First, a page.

157 companies are operating in IoT followed by AI (94 firms), quantum computing and embedded
systems in decreasing order
25
The chemical sector, batteries and steel present a higher share of companies with policy relevant fields,
indicating higher synergy effects. The mobility and hydrogen sector have lower shares compared to
energy.
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36
- 36 companies are using advanced manufacturing (3D-printing)
Potential for growth
The growth potential of a certain sector and / or region can in parts be monitored by analysing output
indicators, e. g. the number of patents as a proxy, or indicators that aim to monitor the input, such as R&D
investment.
Regarding the number of firms among the top-100 patenting firms in the energy sector, the EU ranks
second behind Japan. In total, 31 out of the 100 top green patenting firms having headquarters in the EU,
whereas 35 out of the top-100 patenting firms are headquartered in Japan. The US and the area RoW follow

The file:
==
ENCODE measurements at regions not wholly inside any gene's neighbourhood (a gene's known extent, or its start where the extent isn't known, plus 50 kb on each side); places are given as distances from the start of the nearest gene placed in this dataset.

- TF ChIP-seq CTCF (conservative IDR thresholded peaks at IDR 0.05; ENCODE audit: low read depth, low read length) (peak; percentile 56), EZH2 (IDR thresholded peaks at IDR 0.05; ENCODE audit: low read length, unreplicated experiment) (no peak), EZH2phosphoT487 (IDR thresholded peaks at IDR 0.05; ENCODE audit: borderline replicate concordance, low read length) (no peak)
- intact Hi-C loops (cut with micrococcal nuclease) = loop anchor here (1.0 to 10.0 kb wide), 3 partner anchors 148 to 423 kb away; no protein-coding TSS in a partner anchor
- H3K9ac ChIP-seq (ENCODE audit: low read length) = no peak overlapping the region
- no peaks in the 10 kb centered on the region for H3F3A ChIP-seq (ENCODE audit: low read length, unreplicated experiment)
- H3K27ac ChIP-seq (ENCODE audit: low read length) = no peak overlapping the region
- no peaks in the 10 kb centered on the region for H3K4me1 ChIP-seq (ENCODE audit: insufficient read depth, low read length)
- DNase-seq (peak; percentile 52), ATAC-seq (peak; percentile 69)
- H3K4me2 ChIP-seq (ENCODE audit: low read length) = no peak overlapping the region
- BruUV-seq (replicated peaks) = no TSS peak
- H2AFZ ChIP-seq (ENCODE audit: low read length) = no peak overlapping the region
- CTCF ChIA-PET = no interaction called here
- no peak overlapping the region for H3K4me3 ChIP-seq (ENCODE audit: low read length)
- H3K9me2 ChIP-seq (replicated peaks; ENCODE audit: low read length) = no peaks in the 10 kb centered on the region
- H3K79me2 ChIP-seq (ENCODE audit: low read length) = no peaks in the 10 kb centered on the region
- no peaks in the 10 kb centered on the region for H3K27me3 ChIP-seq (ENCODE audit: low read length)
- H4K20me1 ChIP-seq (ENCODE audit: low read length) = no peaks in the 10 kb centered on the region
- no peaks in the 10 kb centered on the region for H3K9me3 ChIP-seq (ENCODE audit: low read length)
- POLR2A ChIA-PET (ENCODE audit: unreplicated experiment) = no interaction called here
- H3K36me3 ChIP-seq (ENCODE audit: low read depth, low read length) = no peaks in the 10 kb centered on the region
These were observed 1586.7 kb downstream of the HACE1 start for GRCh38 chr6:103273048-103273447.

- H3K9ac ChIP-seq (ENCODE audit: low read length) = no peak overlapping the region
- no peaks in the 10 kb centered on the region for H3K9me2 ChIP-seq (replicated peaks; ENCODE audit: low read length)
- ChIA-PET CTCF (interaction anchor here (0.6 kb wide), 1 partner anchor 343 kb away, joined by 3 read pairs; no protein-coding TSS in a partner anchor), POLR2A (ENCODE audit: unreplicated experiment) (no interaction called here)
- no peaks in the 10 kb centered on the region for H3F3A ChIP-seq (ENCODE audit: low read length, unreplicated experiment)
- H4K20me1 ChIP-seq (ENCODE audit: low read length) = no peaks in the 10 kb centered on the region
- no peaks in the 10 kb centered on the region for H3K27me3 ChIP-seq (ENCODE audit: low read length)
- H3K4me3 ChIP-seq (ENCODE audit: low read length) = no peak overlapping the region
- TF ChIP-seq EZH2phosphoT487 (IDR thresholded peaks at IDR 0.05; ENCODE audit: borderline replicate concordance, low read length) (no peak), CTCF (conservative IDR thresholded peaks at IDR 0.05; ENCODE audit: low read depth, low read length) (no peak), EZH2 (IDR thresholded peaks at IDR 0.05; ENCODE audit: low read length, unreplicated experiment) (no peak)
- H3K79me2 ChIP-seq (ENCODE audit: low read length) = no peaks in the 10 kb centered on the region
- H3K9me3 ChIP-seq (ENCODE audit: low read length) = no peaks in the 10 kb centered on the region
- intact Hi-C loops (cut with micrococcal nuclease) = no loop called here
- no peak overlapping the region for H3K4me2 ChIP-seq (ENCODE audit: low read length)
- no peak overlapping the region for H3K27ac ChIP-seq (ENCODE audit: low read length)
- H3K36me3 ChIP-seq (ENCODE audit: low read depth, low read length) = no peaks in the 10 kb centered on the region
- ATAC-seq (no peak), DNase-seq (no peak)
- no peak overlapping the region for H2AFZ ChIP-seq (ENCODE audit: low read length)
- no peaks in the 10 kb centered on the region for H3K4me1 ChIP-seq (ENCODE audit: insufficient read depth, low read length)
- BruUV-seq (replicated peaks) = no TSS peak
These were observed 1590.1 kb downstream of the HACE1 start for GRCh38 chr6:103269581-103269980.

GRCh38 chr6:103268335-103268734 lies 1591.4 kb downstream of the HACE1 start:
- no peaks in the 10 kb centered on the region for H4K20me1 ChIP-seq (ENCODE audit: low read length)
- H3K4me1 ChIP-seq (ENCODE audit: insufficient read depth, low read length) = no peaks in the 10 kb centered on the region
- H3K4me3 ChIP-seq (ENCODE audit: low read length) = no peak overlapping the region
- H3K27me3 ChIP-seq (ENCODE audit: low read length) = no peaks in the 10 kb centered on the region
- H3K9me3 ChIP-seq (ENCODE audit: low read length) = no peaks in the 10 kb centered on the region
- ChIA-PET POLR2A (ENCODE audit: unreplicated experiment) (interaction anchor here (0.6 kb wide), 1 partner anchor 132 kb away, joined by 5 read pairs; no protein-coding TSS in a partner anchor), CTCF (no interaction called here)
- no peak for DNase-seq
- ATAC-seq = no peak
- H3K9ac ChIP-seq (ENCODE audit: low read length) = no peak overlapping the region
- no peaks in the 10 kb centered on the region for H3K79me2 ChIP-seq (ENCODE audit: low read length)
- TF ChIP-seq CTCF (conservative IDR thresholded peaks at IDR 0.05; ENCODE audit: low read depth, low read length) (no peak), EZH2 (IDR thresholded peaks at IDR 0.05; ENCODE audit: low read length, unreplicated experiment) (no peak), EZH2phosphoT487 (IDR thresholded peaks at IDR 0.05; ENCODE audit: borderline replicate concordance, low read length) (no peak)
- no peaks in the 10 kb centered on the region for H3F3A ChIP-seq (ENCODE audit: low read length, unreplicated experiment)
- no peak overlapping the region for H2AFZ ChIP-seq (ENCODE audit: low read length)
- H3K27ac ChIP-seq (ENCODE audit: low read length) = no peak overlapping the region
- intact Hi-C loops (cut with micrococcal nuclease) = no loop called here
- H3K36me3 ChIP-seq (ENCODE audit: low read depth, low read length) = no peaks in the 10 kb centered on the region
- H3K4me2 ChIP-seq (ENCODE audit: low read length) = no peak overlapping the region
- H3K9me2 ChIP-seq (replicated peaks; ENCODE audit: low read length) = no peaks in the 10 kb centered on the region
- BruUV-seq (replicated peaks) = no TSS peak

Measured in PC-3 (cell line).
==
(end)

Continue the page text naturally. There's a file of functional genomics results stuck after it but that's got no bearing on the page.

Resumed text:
with 17 and 12 companies among the top 100-patenting firms, respectively. This signifies that Japanese
top innovative firms are strong competitors in terms of their patent and hence R&D&I activities compared
to firms headquartered in the EU.
Analyses of R&D investments based on the 2019 EU Industrial R&D investment Scoreboard provide
evidence on the R&D competitiveness of specific regions in the energy sector.
Figure 24: Total R&D investment by region, Energy (in EUR Mio.)
Source: VDI TZ based on 2019 EU Industrial R&D investment Scoreboard
Between 2009 and 2018 the total R&D investment in the energy sector is constantly highest within the
EU, followed by the US, the aggregate RoW, Japan and finally China (see Figure 24). The latter and the
aggregate RoW are the only regions demonstrating a positive trend in total R&D expenditures on country
level, whereas the EU´s and the US´ total R&D investment reveal a decreasing trend since 2014. Considering
the whole energy sector, the rising markets China and RoW increase their efforts whereas the established
markets EU and US show decreasing trends on country level.
On company level, the US has the highest average R&D investment per company with a maximum value
of 385 Mio. EUR in 2014, followed by the aggregate RoW. The EU ranks third with a mean investment of
151 Mio. EUR between 2009-2018. China is the only country with an increasing trend in mean R&D
expenditures raising their mean investment from nine Mio. EUR (2009) to 106 Mio. EUR (2018) almost
reaching the EU level in 2018 (135 Mio.).
Considering the entire time frame, US companies show the highest R&D intensity in the energy sector.
China follows with a total R&D intensity of 0.2 considering the complete time span, whereas The EU ranks